Weyerbacher Imperial Pumpkin Ale

Yards Poor Richard’s Tavern Spruce Ale | Philadelphia | Forget Festbier, pass on pumpkin—if you really want to go the non-traditional path this fall, try this completely different spruce-flavored ale. Yes, spruce—as in Christmas trees. Before hops, it was one of the many botanicals that was used to bitter or spice beer. This one’s a tribute to a recipe found in the papers of Ben Franklin and originally brewed in honor of his 300th birthday. oct ob e r 20 0 9

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/ news & events

Milk & Honey Opening

The Price is Right Urban Eco Electric energizes the Philadelphia solar market with free installation and affordable leasing options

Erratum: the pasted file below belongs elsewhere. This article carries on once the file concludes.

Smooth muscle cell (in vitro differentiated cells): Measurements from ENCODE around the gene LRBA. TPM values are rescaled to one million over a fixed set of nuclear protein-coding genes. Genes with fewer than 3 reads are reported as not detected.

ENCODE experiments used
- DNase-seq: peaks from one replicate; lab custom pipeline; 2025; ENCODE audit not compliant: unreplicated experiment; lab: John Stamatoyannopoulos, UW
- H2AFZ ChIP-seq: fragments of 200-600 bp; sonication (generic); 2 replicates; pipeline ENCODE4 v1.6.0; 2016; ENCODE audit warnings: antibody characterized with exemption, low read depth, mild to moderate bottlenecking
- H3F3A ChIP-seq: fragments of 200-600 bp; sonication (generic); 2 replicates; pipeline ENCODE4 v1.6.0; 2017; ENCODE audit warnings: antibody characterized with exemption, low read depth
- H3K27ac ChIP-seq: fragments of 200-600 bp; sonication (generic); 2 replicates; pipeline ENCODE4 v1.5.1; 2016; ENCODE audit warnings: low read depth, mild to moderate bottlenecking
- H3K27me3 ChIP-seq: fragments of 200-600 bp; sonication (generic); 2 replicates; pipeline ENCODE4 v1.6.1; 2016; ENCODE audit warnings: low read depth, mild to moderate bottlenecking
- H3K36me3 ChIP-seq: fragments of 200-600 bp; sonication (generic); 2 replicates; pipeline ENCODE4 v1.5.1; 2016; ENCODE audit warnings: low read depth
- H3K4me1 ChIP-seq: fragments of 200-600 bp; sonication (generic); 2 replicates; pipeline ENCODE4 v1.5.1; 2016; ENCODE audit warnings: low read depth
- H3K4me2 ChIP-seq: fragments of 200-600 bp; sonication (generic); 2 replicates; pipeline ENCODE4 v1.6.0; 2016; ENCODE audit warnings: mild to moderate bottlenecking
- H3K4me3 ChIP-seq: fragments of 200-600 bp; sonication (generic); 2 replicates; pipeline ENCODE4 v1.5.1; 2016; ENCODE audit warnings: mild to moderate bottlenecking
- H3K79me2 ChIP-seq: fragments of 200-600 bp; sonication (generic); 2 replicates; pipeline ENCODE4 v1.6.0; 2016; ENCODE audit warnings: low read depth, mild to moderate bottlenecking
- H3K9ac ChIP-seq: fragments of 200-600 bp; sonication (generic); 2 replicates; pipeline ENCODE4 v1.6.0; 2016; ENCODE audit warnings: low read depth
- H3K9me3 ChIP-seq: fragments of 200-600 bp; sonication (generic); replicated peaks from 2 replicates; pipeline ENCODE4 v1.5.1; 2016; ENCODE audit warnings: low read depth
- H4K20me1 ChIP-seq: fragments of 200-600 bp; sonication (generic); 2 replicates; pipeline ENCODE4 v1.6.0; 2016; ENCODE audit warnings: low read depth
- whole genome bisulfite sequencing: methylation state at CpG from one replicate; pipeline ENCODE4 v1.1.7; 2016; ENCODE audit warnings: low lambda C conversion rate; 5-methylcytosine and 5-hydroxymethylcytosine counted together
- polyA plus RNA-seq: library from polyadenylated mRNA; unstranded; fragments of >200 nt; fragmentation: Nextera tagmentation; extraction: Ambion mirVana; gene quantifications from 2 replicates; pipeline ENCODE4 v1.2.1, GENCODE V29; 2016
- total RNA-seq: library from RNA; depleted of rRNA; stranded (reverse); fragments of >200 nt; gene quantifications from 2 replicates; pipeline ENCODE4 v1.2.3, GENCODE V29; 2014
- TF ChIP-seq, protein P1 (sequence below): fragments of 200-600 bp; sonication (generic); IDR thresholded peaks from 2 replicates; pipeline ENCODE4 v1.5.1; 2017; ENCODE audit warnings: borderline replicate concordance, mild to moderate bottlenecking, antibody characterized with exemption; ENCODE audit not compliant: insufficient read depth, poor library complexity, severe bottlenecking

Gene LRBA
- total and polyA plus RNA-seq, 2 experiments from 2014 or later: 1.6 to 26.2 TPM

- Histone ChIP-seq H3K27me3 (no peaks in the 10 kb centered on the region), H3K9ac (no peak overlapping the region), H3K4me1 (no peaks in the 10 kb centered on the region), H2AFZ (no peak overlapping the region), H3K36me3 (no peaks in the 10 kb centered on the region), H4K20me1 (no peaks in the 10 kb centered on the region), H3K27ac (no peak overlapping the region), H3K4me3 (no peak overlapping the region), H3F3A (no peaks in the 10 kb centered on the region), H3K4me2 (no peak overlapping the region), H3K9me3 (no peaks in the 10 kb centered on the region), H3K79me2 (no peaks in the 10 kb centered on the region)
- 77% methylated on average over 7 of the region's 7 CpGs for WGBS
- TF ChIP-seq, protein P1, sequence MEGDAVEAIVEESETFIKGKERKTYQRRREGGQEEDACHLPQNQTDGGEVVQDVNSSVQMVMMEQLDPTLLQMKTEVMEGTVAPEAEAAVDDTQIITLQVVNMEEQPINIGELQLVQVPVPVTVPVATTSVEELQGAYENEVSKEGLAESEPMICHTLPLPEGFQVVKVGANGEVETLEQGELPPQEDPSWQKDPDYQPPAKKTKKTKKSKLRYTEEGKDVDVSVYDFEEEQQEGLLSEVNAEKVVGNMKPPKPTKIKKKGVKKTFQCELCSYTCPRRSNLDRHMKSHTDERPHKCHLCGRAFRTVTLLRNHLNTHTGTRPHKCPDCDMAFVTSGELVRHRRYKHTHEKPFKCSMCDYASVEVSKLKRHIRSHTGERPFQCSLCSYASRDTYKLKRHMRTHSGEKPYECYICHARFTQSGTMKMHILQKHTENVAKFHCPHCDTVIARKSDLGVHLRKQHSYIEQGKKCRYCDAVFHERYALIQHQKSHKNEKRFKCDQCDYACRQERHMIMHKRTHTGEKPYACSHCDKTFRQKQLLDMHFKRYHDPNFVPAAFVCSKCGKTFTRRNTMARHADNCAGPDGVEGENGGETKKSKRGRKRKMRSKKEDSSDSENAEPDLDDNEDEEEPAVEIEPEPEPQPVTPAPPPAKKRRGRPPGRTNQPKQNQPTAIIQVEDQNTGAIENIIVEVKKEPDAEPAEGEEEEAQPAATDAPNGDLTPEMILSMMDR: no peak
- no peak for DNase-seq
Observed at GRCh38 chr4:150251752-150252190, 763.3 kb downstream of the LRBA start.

any homeowners want solar energy, but far too few can afford the upfront costs. How can this be overcome? One solution is leasing. The most prominent example of a successful leasing company is California-based SolarCity, which was partially funded by Elon Musk, PayPal founder and CEO of Tesla Motors. Philadelphia now has its own solar leasing contender: Urban Eco Electric. “Solar for the longest time has been a boutique thing for people that really are in love and can afford it,” says co-founder Christopher Johnston. “Now the economics have changed such that it’s a good deal financially.” The big selling point is that Urban Eco Electric installs solar panels free of charge. They further offer homeowners a 50 percent savings off of their current bill for the first two years of a 20-year agreement. For the remaining 18 years, rates would be frozen at current electricity rates, which could prove quite significant when rate caps are removed at the end of 2010 and prices are expected to spike. Johnston, a former derivatives trader, is very bullish about the Philly market. “In Philadelphia, we have gas heating and gas cooking, so our electricity usage is less and our air conditioning demands are less. We’re using less and with our shared walls in our rowhomes, we’re aiming to replace a person’s complete usage.” → Urban Eco Electric